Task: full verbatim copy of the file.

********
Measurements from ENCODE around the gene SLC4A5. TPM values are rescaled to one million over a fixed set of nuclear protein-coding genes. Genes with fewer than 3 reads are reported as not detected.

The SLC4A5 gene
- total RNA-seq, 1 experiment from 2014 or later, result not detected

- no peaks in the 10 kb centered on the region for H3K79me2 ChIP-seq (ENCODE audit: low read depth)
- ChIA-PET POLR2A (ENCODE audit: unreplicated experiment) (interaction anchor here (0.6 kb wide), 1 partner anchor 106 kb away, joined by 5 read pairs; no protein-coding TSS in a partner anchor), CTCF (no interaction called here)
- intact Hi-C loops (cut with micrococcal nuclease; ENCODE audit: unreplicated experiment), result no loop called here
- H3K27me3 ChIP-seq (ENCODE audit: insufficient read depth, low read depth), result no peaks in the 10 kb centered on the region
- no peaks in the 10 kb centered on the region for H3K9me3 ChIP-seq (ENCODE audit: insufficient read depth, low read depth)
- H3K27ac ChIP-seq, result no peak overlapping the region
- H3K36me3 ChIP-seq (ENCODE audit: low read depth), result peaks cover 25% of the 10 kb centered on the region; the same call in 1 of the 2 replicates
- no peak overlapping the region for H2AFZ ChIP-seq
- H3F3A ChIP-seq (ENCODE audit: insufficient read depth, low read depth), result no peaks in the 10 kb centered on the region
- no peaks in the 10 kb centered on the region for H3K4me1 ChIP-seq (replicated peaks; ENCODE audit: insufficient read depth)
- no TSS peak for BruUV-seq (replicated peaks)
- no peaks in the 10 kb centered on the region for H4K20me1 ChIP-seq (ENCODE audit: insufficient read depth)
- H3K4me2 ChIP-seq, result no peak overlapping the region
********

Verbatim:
Measurements from ENCODE around the gene SLC4A5. TPM values are rescaled to one million over a fixed set of nuclear protein-coding genes. Genes with fewer than 3 reads are reported as not detected.

The SLC4A5 gene
- total RNA-seq, 1 experiment from 2014 or later, result not detected

- no peaks in the 10 kb centered on the region for H3K79me2 ChIP-seq (ENCODE audit: low read depth)
- ChIA-PET POLR2A (ENCODE audit: unreplicated experiment) (interaction anchor here (0.6 kb wide), 1 partner anchor 106 kb away, joined by 5 read pairs; no protein-coding TSS in a partner anchor), CTCF (no interaction called here)
- intact Hi-C loops (cut with micrococcal nuclease; ENCODE audit: unreplicated experiment), result no loop called here
- H3K27me3 ChIP-seq (ENCODE audit: insufficient read depth, low read depth), result no peaks in the 10 kb centered on the region
- no peaks in the 10 kb centered on the region for H3K9me3 ChIP-seq (ENCODE audit: insufficient read depth, low read depth)
- H3K27ac ChIP-seq, result no peak overlapping the region
- H3K36me3 ChIP-seq (ENCODE audit: low read depth), result peaks cover 25% of the 10 kb centered on the region; the same call in 1 of the 2 replicates
- no peak overlapping the region for H2AFZ ChIP-seq
- H3F3A ChIP-seq (ENCODE audit: insufficient read depth, low read depth), result no peaks in the 10 kb centered on the region
- no peaks in the 10 kb centered on the region for H3K4me1 ChIP-seq (replicated peaks; ENCODE audit: insufficient read depth)
- no TSS peak for BruUV-seq (replicated peaks)
- no peaks in the 10 kb centered on the region for H4K20me1 ChIP-seq (ENCODE audit: insufficient read depth)
- H3K4me2 ChIP-seq, result no peak overlapping the region